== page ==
Floods Affected 52,036 People from July to October 2018

Mr. Tamba addressing participants: "Flood is one of the major challenges facing some parts of Liberia, mainly during the rainy season."

-Disaster Management Report

While this year’s raining season is coming to an end, the National Disaster Management Agency (NDMA) has recorded 52,036 people being affected by the heavy floods from July to October, 2018.

NDMA executive director, Augustine Tamba, made the disclosure on Saturday, October 13 at a program marking the observance of International Day for Disaster Reduction, which the United Nations General Assembly first observed and adapted in 1989. This year’s program was held under the theme, ”Reducing Disaster Economic Losses.”

According to Mr. Tamba’s research report, flood is one of the major challenges facing some parts of Liberia, mainly during the rainy season.

He however said authorities of the agency are working tirelessly to promote a global culture of risk-awareness and disaster reduction in the country.

According to Tamba, the continuous flooding which has created a humanitarian crisis for several other residents — with some in five of the 15 counties — should not be ignored, “because flood situation needs urgent and workable remedy owing to the risk it poses on lives and properties of the residents.”

The country’s flooding situation reduces after the July and August rains when many persons are by then victimized in their respective communities.

“This growing humanitarian situation,” Mr. Tamba said, “has contaminated existing water points, which gave birth to water-borne diseases, coupled with mass displacement, and food insecurity in most of the affected areas.”

He said before the August downpour of rain, a high precipitation in July caused mass displacement of people and affected 52,036 people with reported death of one. He added that the floods have polluted water points and destroyed properties; thereby causing serious humanitarian crisis in several communities in Montserrado, Margibi, Bomi, Grand Bassa, and Sinoe Counties.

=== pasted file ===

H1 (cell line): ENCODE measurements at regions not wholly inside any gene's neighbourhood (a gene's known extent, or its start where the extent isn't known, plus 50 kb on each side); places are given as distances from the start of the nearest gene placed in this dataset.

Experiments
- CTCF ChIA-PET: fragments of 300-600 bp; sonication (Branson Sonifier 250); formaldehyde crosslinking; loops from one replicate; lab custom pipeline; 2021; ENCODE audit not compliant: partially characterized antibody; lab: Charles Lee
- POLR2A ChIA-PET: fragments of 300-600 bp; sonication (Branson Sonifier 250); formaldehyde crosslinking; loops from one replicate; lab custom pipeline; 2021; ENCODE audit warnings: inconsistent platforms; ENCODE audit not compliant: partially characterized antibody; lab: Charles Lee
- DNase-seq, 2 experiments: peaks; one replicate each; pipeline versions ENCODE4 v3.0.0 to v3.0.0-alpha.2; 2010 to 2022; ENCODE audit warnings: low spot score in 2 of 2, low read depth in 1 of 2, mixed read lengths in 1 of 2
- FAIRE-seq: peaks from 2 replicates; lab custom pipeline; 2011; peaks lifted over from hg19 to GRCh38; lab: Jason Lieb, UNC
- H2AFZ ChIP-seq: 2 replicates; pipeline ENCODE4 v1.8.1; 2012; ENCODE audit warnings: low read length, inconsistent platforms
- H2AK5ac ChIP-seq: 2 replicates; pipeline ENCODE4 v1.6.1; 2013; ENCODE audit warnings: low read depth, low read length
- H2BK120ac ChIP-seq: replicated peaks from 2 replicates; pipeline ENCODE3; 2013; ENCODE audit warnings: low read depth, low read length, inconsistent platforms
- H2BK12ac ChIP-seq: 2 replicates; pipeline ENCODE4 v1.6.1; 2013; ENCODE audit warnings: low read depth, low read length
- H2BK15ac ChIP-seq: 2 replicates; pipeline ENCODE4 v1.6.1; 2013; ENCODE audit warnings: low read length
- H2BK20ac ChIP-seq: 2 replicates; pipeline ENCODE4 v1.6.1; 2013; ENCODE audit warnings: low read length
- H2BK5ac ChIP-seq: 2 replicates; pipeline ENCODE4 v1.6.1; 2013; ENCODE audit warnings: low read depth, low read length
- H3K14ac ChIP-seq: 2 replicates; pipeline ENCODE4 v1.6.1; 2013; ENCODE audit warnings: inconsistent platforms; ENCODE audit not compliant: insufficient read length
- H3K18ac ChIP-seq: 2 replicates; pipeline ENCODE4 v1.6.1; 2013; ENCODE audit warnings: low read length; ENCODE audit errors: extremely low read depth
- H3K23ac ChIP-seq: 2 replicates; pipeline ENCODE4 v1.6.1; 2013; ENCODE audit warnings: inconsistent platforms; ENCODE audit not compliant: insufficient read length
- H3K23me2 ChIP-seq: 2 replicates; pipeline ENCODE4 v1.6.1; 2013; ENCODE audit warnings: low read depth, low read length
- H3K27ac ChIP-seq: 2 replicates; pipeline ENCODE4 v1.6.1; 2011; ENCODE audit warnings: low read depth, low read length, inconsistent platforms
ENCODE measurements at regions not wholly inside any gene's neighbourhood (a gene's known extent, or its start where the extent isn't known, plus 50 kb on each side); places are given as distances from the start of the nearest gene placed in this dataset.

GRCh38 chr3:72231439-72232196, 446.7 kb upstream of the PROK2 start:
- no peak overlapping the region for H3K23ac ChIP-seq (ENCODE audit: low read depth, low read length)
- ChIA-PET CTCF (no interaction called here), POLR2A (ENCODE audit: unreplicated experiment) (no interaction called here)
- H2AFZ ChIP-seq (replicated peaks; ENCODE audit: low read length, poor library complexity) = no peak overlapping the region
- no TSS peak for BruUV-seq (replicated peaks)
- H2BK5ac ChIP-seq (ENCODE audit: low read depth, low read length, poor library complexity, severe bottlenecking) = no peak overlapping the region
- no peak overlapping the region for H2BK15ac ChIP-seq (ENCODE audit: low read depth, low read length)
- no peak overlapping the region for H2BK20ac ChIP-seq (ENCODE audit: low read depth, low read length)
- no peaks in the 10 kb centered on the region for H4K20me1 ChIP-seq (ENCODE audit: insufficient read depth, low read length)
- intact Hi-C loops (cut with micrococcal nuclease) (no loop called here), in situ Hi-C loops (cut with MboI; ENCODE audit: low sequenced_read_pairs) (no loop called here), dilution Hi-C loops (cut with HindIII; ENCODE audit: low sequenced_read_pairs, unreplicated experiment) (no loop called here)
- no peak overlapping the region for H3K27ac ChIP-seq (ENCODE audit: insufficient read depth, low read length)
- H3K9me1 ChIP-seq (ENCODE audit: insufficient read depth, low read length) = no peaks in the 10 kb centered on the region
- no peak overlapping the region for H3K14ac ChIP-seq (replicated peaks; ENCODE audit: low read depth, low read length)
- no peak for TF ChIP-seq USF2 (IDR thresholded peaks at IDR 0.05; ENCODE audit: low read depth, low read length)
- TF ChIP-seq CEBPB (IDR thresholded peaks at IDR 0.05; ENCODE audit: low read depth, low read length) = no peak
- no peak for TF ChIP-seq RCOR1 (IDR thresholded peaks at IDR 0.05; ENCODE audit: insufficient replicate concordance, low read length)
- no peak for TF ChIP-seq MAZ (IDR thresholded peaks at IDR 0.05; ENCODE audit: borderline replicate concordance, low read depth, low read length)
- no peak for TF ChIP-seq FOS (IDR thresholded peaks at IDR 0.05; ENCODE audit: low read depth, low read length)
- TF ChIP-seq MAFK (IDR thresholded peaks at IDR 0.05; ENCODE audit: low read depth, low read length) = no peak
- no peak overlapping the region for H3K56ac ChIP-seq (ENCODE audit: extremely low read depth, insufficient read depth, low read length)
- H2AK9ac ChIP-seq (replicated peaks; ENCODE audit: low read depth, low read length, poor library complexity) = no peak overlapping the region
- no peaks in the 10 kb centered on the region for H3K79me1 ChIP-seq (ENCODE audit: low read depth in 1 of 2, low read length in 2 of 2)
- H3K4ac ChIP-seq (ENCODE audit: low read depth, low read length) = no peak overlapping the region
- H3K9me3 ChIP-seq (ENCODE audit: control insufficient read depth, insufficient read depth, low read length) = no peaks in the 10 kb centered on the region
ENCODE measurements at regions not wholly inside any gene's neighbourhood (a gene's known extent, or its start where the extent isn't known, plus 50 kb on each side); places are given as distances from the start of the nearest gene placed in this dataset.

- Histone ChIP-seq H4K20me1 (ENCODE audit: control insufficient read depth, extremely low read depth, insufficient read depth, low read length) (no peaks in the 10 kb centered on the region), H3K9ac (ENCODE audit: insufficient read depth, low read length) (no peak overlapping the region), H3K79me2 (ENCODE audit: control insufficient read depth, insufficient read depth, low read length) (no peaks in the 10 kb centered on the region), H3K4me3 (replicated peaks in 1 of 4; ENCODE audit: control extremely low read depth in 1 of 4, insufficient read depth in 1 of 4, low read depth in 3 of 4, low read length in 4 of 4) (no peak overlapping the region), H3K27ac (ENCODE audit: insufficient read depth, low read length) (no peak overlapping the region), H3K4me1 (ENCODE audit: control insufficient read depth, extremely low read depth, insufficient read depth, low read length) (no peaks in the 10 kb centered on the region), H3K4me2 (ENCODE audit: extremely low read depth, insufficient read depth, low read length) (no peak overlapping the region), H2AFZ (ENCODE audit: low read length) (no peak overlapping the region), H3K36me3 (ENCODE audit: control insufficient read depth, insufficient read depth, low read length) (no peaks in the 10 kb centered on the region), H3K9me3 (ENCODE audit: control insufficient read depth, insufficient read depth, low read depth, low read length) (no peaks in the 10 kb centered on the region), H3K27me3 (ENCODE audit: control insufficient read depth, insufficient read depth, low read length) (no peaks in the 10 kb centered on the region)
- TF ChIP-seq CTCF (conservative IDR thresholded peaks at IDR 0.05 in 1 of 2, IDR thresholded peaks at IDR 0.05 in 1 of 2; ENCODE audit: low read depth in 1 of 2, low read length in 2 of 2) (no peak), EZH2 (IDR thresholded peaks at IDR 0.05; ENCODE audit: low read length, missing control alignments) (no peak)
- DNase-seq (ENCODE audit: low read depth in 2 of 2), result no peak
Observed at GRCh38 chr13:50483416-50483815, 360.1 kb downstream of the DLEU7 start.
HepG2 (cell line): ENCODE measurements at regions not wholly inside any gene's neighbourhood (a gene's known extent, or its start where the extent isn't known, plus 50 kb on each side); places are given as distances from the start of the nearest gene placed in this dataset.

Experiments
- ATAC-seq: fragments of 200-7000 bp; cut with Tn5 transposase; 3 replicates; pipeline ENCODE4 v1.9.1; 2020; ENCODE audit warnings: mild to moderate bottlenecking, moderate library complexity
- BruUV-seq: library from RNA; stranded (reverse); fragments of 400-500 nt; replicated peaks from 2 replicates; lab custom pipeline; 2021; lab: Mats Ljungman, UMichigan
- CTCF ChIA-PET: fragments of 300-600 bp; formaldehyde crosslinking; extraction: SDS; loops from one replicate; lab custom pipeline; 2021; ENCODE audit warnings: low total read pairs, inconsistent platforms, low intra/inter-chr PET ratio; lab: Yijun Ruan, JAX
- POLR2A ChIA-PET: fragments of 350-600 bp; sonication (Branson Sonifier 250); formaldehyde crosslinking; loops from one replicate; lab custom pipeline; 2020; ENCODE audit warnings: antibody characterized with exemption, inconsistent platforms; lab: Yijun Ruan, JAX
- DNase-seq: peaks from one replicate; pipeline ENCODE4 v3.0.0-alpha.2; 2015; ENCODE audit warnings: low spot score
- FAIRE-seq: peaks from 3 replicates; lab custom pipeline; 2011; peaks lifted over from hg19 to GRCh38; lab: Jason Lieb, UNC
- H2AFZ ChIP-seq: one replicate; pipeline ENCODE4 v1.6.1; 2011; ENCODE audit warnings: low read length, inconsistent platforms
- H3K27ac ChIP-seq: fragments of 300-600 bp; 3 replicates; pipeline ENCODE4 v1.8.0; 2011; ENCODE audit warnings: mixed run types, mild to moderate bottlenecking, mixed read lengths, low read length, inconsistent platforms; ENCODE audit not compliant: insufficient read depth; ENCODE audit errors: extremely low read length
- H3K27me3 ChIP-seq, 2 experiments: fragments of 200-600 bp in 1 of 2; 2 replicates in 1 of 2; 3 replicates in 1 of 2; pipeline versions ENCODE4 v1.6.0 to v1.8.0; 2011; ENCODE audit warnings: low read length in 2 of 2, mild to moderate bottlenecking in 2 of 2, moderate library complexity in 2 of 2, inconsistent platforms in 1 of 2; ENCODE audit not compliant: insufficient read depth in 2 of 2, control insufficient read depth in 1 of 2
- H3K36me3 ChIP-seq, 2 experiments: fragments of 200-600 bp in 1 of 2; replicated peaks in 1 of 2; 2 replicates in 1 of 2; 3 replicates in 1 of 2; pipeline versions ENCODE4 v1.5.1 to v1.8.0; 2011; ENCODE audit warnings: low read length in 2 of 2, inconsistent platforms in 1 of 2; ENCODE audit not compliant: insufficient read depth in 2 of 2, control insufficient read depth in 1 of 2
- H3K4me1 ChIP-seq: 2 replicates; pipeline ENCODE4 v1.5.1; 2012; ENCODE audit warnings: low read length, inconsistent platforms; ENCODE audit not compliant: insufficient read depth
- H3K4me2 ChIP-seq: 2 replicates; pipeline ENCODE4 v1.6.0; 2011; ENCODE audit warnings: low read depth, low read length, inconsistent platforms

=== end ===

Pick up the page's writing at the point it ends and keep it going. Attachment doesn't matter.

Tamba said further that the humanitarian response process started relatively slow to the extent that only 75 percent of the cash was transferred to the affected people from the total of the relief items the agency received.

With this, Mr. Tamba said, there are still gaps, which have brought a high cost of livelihood to the affected communities. These include but are not limited to logistical support to gather some of the essential facts on the victims, “though there is no funding to compensate volunteers during emergency; no capacity to collect and analyze data.”

Tamba is therefore calling for timely preparation during the upcoming dry season to address any fire, pest infestations, air pollution, epidemics, erosion, and unexpected bio-chemical outbreaks.

He meanwhile appealed to authorities of the Ministry of Education and the Liberia Institute for Public Administration to teach disaster-related education beginning with the high schools considering the threat disaster poses to humans’ existence.


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